"Our love of country requires us to respect the results of an election even when we don't like them or wish it had gone differently — the presidency doesn't belong to any one individual or any one party," she wrote. "To pretend that it does, to play along with these groundless conspiracy theories — whether for personal or political gain — is to put our country's health and security in danger."
"This isn't a game," she continued. "So I want to urge all Americans, especially our nation's leaders, regardless of party, to honor the electoral process and do your part to encourage a smooth transition of power, just as sitting presidents have done throughout our history."
The former first lady also recounted her own struggle to welcome Donald and Melania Trump to the White House after his 2016 win.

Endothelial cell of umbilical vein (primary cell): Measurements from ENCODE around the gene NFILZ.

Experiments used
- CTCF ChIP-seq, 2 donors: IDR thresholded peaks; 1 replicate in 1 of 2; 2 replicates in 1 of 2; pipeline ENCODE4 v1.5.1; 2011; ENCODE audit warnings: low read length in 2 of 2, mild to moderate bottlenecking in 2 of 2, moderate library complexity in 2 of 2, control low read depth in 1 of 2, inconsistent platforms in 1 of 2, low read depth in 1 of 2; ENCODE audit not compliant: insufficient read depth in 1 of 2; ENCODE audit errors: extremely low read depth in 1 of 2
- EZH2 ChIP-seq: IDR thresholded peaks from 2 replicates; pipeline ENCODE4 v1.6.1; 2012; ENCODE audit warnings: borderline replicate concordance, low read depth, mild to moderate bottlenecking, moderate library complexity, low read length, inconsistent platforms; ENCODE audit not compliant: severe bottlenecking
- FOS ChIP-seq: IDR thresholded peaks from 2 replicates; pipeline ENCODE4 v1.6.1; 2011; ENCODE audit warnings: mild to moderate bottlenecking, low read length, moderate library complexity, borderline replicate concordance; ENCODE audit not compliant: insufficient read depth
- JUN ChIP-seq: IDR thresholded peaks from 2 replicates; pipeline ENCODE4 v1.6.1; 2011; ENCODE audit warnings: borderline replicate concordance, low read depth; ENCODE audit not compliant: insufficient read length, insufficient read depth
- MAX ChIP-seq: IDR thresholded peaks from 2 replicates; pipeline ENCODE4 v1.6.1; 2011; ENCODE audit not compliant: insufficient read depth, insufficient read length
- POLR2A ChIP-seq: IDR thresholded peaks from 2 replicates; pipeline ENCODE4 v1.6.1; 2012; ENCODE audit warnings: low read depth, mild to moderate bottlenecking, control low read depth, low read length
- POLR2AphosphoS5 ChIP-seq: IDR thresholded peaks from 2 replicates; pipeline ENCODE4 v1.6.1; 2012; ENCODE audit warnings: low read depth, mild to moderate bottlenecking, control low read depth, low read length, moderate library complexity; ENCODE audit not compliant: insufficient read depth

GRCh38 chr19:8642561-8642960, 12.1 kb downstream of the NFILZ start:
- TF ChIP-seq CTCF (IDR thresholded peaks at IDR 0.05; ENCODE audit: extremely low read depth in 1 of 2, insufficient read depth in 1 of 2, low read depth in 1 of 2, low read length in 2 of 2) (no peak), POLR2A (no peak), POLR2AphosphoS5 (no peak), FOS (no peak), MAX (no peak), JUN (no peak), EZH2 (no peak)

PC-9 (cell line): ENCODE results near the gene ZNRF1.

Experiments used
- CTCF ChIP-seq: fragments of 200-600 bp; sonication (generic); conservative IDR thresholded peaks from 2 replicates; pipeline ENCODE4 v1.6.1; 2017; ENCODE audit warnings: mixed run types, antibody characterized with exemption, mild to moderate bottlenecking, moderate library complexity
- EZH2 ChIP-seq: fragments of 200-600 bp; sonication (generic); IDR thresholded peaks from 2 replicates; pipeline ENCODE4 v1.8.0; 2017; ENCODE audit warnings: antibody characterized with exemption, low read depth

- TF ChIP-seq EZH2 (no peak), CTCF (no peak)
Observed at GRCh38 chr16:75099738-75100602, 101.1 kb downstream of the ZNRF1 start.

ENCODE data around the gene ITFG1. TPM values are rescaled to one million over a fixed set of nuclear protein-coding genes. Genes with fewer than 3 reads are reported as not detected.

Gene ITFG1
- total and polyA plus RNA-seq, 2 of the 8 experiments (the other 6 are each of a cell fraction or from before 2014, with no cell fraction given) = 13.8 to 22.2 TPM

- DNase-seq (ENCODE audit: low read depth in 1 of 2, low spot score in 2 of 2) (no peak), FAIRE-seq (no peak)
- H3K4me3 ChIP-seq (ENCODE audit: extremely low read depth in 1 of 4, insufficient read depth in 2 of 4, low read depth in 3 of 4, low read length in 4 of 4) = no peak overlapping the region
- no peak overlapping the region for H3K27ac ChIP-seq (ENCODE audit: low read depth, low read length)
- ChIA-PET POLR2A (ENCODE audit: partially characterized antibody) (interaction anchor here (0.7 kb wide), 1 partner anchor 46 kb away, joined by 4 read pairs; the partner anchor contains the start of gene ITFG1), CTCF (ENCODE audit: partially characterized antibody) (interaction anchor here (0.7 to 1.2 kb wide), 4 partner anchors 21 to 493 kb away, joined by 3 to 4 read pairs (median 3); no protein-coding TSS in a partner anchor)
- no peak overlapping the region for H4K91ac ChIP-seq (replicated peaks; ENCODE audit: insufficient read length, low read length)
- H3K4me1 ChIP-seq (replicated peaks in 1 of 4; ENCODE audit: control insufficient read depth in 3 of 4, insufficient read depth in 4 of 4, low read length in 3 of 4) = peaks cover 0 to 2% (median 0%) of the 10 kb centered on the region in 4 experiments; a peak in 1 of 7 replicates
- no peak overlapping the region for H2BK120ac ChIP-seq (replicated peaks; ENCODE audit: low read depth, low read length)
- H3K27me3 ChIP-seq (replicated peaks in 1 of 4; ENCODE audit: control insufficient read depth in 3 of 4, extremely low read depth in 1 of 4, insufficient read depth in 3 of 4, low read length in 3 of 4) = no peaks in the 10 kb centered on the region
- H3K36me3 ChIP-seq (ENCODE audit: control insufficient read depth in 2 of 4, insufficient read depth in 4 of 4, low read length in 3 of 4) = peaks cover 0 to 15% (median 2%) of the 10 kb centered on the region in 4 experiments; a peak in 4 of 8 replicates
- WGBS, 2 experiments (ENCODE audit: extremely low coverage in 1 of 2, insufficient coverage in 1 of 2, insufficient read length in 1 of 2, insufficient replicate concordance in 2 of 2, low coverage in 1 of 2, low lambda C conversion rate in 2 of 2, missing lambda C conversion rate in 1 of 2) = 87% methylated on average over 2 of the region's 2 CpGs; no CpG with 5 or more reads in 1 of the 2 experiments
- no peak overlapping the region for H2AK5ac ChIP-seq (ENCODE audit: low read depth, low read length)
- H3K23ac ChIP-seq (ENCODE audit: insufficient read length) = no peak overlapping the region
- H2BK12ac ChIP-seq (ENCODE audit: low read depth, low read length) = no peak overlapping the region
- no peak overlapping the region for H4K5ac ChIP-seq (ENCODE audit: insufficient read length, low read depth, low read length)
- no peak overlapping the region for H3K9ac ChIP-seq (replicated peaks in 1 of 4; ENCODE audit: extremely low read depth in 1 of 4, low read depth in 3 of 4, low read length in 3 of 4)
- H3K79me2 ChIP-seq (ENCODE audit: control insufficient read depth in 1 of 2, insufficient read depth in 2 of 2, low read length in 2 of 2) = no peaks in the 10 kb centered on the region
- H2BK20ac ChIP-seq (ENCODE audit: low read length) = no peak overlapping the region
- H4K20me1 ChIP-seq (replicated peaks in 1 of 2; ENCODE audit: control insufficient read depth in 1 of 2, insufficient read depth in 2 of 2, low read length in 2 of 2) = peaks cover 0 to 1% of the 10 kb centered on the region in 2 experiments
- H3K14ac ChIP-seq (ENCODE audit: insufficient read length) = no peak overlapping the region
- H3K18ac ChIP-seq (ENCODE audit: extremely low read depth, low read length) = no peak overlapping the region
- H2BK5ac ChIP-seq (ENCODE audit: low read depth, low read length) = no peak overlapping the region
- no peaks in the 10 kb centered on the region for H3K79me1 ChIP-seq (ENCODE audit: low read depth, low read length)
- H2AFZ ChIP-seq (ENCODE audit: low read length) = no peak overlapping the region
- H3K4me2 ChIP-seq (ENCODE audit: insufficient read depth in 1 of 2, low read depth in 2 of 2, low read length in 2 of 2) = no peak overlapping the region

"Donald Trump had spread racist lies about my husband that had put my family in danger," she said, referencing Trump's baseless birther claims. "That wasn't something I was ready to forgive. But I knew that, for the sake of our country, I had to find the strength and maturity to put my anger aside."
She said she and then-President Barack Obama "instructed our staffs to do what George and Laura Bush had done for us: run a respectful, seamless transition of power — one of the hallmarks of American democracy" and "prepared detailed memos" for then-President-elect Trump's team.
"I have to be honest and say that none of this was easy for me," Obama wrote.
Still, she wrote, "I welcomed Melania Trump into the White House and talked with her about my experience, answering every question she had — from the heightened scrutiny that comes with being First Lady to what it's like to raise kids in the White House."
"I knew in my heart it was the right thing to do — because our democracy is so much bigger than anybody's ego," she said.
ABC News' Molly Nagle contributed to this report